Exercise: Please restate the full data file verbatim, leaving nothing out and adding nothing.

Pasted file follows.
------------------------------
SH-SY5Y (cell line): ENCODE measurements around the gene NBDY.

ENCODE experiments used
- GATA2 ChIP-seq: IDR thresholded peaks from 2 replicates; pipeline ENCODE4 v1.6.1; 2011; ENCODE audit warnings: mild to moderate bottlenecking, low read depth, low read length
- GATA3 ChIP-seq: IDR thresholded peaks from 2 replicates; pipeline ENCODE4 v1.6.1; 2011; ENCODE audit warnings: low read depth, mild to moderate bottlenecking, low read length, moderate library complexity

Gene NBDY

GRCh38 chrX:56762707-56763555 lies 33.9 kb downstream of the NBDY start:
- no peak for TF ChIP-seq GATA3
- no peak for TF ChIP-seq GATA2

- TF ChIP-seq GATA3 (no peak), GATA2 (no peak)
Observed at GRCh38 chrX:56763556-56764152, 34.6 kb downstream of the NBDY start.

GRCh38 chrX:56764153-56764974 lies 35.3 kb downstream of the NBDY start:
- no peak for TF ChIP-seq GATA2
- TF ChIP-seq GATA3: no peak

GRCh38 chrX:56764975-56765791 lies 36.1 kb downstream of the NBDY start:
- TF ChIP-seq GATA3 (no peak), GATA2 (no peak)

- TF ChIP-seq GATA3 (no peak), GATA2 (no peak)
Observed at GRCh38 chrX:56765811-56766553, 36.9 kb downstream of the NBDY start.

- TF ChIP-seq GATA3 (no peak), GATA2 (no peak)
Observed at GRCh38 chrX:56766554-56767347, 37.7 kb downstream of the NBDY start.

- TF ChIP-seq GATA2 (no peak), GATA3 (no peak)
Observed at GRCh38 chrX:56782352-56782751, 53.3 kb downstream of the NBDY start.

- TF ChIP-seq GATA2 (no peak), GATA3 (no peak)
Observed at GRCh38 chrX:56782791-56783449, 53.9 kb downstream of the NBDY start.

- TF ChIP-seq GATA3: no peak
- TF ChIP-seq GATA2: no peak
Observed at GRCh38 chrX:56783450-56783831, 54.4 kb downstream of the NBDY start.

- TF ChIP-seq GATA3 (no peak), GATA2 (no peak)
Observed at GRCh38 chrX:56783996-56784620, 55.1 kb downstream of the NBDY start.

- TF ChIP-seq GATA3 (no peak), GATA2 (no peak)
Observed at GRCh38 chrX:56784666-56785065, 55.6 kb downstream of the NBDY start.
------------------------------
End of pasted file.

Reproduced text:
SH-SY5Y (cell line): ENCODE measurements around the gene NBDY.

ENCODE experiments used
- GATA2 ChIP-seq: IDR thresholded peaks from 2 replicates; pipeline ENCODE4 v1.6.1; 2011; ENCODE audit warnings: mild to moderate bottlenecking, low read depth, low read length
- GATA3 ChIP-seq: IDR thresholded peaks from 2 replicates; pipeline ENCODE4 v1.6.1; 2011; ENCODE audit warnings: low read depth, mild to moderate bottlenecking, low read length, moderate library complexity

Gene NBDY

GRCh38 chrX:56762707-56763555 lies 33.9 kb downstream of the NBDY start:
- no peak for TF ChIP-seq GATA3
- no peak for TF ChIP-seq GATA2

- TF ChIP-seq GATA3 (no peak), GATA2 (no peak)
Observed at GRCh38 chrX:56763556-56764152, 34.6 kb downstream of the NBDY start.

GRCh38 chrX:56764153-56764974 lies 35.3 kb downstream of the NBDY start:
- no peak for TF ChIP-seq GATA2
- TF ChIP-seq GATA3: no peak

GRCh38 chrX:56764975-56765791 lies 36.1 kb downstream of the NBDY start:
- TF ChIP-seq GATA3 (no peak), GATA2 (no peak)

- TF ChIP-seq GATA3 (no peak), GATA2 (no peak)
Observed at GRCh38 chrX:56765811-56766553, 36.9 kb downstream of the NBDY start.

- TF ChIP-seq GATA3 (no peak), GATA2 (no peak)
Observed at GRCh38 chrX:56766554-56767347, 37.7 kb downstream of the NBDY start.

- TF ChIP-seq GATA2 (no peak), GATA3 (no peak)
Observed at GRCh38 chrX:56782352-56782751, 53.3 kb downstream of the NBDY start.

- TF ChIP-seq GATA2 (no peak), GATA3 (no peak)
Observed at GRCh38 chrX:56782791-56783449, 53.9 kb downstream of the NBDY start.

- TF ChIP-seq GATA3: no peak
- TF ChIP-seq GATA2: no peak
Observed at GRCh38 chrX:56783450-56783831, 54.4 kb downstream of the NBDY start.

- TF ChIP-seq GATA3 (no peak), GATA2 (no peak)
Observed at GRCh38 chrX:56783996-56784620, 55.1 kb downstream of the NBDY start.

- TF ChIP-seq GATA3 (no peak), GATA2 (no peak)
Observed at GRCh38 chrX:56784666-56785065, 55.6 kb downstream of the NBDY start.